Skip to main content

Thank you for visiting nature.com. You are using a browser version with limited support for CSS. To obtain the best experience, we recommend you use a more up to date browser (or turn off compatibility mode in Internet Explorer). In the meantime, to ensure continued support, we are displaying the site without styles and JavaScript.

Smoking can cause implants to fail

Smoking can harm the integrity of dental implants and cause them to fail more than in a non-smoker, according to a new study that appeared in the February issue of the Journal of Periodontology (JOP). Researchers from University of Murcia in Spain investigated if smoking impacts the ability of a dental implant to succeed. They found that smoking is a risk factor with regard to tooth loss and dental implant failure.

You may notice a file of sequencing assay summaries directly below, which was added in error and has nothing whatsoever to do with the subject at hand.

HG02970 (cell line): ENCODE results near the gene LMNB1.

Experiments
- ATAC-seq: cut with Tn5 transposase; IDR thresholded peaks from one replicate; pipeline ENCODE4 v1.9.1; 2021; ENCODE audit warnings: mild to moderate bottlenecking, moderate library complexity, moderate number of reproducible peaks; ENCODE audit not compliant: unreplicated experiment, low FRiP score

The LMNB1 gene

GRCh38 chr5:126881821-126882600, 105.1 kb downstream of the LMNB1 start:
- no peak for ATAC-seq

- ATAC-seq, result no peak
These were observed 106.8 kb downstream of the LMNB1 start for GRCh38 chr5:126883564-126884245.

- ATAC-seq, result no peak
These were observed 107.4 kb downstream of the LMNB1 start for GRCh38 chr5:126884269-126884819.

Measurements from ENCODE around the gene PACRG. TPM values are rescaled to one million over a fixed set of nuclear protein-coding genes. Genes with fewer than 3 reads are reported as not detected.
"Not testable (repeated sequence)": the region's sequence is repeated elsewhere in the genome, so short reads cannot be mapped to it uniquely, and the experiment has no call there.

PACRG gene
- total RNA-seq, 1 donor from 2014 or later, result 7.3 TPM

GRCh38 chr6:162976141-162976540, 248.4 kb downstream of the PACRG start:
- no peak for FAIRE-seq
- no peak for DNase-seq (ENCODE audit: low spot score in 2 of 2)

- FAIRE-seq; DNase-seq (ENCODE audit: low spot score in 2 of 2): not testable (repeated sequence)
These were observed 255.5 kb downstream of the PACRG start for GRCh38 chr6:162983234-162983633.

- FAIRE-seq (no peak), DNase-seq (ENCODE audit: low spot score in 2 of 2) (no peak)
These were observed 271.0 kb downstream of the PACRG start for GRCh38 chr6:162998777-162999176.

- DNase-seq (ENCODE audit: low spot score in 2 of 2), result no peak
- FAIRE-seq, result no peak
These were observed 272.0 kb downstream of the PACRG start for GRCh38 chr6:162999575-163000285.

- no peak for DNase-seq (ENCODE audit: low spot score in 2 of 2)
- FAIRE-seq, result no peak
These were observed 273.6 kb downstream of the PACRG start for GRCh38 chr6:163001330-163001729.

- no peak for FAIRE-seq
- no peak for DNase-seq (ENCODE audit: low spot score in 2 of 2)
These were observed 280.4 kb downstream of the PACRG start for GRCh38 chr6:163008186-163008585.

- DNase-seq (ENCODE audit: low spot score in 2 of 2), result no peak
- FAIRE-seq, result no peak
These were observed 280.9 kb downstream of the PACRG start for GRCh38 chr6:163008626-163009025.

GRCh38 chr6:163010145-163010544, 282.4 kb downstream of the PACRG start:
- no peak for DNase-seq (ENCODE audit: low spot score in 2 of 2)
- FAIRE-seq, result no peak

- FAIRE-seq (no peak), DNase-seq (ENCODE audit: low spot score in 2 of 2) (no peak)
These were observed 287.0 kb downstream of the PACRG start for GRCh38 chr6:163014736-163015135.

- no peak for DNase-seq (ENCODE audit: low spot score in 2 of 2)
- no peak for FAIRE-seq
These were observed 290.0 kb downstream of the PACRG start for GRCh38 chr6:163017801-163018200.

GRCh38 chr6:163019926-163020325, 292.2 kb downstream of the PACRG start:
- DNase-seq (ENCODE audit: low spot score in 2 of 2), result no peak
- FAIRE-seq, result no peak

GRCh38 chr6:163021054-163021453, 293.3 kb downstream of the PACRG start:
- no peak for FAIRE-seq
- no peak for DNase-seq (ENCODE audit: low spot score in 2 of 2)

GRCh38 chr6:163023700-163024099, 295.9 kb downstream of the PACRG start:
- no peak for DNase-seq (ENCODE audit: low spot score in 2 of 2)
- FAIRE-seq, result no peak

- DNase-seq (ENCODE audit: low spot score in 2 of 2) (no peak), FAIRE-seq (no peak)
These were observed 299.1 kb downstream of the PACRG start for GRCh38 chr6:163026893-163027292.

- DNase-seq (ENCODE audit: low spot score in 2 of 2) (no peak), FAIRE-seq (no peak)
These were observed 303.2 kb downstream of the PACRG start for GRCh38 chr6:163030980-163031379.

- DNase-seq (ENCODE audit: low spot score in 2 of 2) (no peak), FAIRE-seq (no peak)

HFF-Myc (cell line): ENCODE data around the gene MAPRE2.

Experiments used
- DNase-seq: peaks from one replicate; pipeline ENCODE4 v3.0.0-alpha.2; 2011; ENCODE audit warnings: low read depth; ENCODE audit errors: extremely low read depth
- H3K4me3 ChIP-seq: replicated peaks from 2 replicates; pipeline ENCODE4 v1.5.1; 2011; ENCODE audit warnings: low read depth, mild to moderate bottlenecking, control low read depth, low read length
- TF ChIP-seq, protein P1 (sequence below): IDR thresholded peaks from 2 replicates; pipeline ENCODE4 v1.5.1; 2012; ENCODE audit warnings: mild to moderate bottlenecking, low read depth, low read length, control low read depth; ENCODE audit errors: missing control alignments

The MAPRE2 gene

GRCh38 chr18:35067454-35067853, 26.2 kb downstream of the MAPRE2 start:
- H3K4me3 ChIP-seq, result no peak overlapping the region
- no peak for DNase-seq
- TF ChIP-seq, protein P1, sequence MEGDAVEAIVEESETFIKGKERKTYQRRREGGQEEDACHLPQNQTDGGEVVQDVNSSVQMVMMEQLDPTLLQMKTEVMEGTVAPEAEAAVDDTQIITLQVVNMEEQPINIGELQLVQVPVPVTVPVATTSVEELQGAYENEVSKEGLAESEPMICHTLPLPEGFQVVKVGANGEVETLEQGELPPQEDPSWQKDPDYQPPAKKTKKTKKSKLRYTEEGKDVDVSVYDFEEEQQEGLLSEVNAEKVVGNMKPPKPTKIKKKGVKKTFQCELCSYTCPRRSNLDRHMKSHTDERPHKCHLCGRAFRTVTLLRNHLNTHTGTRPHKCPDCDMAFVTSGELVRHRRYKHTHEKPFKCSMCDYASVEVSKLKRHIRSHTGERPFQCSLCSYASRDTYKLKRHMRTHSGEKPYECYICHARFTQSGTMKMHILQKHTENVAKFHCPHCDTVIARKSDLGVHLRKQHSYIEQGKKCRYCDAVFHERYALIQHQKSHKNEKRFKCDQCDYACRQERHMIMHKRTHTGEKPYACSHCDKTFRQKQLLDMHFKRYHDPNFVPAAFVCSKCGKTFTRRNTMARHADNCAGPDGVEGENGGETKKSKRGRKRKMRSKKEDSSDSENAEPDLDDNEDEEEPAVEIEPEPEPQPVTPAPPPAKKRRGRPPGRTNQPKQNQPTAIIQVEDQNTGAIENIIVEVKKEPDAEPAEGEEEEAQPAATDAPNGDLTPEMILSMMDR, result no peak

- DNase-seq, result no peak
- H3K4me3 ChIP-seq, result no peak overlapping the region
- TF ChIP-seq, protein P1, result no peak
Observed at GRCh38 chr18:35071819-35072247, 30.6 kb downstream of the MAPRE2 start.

“People who smoke are at a greater risk of infection following surgery, and may heal more slowly,” said Dr Arturo Sanchez Perez, Department of Periodontology at the University of Murcia. “When an implant is placed in a smoker, it is more likely to fail. This means a patient's smile may be negatively affected, and there is potential for more bone loss in the areas surrounding the gums and teeth.”

Smoking negatively affects blood flow to the bone and tissues surrounding the gums and teeth, which impairs bone healing. Implants fail because of a failure to integrate with the surrounding bone tissues. The study followed 66 patients over 5 years, who received 165 implants. They found that 15.8% of implants failed in smokers, versus 1.4% of implants in non-smokers.

Rights and permissions

Reprints and Permissions

About this article

Cite this article

Smoking can cause implants to fail. Br Dent J 202, 182 (2007). https://doi.org/10.1038/bdj.2007.157

Download citation

Search

Quick links